School board to vote on Southeast High’s future after months of debate
06/22/2013 4:18 PM
08/06/2014 2:26 AM
Wichita school leaders will decide Monday whether to expand and renovate Southeast High School or move the Golden Buffaloes to a new school building in the far reaches of the district.
Another option – renovating Southeast and building a new, smaller high school, as proposed in the 2008 bond issue – remains on the table. But district leaders and board members say cuts in per-pupil state aid and capital outlay funding make that option unlikely.
Operating both schools would cost an extra $9.2 million annually, said Superintendent John Allison. That would mean budget cuts elsewhere that could result in larger class sizes, fewer advanced classes and program reductions districtwide.
“It’s just the reality,” Allison said. “There isn’t any business or individual that sees that type of cut to their personal budget and says, ‘You know what? The heck with it. We’re moving forward regardless.’ ”
Monday’s vote comes after months of debate and more than a year of speculation, which began after the district closed five schools, redrew attendance boundaries and put dozens of bond issue projects on hold.
A new southeast high school at 127th Street East and Pawnee – estimated to cost $54 million if it’s built to accommodate 1,800 students – is the largest remaining bond issue project.
A proposed expansion of Southeast High School, 903 S. Edgemoor, calls for acquiring several acres to the west of the school and building a gymnasium, swimming pool, tennis courts, ball fields and parking areas. Officials say it would cost $16 million to $23 million, depending on costs for land, demolition, drainage improvements and more.
“Living in a 1922 house, I know that what you start with and what you end up with – sometimes it (the budget) can grow,” said school board president Lynn Rogers. “What I’m struggling with is those two price tags.”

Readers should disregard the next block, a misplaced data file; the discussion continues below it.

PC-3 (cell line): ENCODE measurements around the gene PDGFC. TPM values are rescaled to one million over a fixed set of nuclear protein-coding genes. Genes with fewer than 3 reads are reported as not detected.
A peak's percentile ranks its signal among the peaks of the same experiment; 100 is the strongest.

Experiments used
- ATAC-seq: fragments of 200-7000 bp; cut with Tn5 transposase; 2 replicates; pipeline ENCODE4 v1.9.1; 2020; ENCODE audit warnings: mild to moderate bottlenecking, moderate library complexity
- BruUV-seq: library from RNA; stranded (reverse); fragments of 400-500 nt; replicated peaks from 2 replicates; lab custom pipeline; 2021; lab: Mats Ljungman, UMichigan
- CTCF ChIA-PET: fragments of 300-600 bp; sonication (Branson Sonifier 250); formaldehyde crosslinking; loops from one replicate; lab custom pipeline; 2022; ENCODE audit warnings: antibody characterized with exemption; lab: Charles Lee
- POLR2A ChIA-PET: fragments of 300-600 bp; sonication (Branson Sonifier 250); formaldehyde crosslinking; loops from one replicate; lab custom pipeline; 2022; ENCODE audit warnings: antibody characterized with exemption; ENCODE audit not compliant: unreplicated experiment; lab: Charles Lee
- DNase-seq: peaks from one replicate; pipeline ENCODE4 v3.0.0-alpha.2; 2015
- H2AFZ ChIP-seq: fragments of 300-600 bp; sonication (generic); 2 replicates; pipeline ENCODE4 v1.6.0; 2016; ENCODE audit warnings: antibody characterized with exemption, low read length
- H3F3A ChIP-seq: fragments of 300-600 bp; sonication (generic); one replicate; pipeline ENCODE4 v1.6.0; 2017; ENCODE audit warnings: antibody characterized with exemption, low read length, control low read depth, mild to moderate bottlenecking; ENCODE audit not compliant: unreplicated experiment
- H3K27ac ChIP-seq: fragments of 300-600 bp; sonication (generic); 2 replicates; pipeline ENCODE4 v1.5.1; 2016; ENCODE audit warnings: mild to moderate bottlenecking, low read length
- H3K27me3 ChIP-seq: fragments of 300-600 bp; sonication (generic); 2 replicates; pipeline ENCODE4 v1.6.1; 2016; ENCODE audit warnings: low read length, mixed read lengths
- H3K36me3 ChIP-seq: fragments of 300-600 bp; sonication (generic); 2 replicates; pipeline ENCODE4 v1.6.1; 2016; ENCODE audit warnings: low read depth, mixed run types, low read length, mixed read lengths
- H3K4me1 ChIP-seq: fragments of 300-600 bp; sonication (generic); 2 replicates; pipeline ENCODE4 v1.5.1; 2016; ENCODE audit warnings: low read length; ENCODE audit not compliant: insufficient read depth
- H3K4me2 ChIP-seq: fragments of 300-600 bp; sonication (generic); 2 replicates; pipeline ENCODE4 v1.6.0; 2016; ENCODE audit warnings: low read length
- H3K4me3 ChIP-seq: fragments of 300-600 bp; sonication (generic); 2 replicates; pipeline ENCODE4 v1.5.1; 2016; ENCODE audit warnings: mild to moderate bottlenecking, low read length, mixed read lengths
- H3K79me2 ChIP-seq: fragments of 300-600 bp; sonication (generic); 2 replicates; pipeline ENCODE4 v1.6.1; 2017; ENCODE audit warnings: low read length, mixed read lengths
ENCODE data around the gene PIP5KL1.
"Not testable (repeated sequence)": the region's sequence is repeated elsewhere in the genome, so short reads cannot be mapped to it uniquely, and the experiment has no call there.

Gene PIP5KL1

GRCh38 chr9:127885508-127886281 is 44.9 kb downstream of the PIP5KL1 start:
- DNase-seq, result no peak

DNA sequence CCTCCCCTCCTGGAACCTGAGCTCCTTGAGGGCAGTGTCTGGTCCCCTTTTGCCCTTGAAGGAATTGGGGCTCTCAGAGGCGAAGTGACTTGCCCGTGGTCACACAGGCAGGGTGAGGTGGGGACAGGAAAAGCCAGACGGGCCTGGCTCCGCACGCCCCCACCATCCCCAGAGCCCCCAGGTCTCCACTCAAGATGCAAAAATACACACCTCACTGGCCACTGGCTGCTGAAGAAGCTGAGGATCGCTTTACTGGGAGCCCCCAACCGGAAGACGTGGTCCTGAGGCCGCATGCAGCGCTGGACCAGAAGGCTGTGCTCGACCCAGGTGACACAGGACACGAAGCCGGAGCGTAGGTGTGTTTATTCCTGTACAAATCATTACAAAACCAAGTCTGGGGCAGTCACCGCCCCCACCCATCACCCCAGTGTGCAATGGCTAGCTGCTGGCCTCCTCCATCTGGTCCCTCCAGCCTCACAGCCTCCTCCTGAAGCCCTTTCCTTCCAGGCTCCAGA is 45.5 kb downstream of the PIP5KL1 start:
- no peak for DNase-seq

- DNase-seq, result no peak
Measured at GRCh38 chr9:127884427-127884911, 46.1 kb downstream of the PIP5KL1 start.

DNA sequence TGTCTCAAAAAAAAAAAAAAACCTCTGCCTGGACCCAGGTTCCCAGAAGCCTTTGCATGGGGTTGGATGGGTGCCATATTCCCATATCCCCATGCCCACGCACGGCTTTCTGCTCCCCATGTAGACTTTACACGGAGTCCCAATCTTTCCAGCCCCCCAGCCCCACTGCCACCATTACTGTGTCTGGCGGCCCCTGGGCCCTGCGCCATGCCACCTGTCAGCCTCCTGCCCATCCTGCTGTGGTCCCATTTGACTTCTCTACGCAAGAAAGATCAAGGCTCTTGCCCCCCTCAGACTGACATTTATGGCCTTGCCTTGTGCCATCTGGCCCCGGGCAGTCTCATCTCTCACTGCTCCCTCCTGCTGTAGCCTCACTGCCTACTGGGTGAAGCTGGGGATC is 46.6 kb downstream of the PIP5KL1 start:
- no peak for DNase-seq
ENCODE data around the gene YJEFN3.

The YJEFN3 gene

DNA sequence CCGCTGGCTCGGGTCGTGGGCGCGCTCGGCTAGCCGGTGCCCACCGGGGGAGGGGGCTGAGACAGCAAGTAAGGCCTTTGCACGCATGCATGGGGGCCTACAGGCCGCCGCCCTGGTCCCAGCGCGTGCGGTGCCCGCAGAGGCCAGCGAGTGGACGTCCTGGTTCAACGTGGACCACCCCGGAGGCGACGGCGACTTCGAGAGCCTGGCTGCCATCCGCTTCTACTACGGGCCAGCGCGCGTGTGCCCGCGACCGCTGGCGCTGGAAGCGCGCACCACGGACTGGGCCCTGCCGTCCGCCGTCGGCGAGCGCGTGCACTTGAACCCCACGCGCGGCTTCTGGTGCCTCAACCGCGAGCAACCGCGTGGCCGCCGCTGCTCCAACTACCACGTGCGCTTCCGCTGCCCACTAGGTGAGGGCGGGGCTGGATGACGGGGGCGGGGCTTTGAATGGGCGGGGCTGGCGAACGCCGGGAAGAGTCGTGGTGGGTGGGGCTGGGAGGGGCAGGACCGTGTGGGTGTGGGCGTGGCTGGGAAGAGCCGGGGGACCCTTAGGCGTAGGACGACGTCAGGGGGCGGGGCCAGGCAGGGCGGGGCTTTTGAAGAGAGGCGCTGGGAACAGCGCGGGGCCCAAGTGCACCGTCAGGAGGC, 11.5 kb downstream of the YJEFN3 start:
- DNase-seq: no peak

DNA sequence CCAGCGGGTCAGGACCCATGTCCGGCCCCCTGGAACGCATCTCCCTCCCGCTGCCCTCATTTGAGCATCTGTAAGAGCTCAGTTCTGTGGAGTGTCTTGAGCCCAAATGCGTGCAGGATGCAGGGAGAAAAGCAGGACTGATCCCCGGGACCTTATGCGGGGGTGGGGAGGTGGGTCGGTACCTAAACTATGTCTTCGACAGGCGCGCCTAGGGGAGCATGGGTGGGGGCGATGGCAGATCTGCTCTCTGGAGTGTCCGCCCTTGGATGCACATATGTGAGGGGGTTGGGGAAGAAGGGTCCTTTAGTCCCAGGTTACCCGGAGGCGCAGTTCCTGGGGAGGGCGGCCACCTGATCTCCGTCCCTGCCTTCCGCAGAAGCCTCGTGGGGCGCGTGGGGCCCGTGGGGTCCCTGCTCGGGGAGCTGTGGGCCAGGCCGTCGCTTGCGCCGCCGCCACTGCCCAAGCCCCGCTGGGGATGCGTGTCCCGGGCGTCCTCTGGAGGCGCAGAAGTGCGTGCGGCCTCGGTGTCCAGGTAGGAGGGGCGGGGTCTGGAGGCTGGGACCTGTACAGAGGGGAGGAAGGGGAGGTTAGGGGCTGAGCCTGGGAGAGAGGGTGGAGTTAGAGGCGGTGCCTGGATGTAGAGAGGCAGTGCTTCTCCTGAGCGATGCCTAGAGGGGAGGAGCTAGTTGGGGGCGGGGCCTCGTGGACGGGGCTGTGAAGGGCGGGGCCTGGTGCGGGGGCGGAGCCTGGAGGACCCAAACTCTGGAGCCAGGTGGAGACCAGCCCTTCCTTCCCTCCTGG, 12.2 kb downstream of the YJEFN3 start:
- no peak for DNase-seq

If the board opts to build a new Southeast High, Allison said, the building at Lincoln and Edgemoor could house district offices and technical education programs.
Tony Kinkel, president of Wichita Area Technical College, told board members last week that the college is “very interested” in moving some programs to the Southeast High building and possibly starting new ones.
“It’s very preliminary,” Kinkel said. “One of the things we like about this is, it’s three to four years out. … So it does give our board some time to do its due diligence on the feasibility of expanding and partnering with you.”
If the board decides to build a new high school, it would open in the fall of 2016, officials said. The district bought property for the school – 125 acres – for $1.56 million in 2010.
Renovations to Southeast likely would take longer because of time needed to acquire land; that project would be completed no sooner than fall 2017, Allison said.
Over the past several months a group of Wichita residents opposed to closing or moving Southeast High has launched a social media campaign, circulated petitions and spoken at board meetings, urging district leaders not to move the school.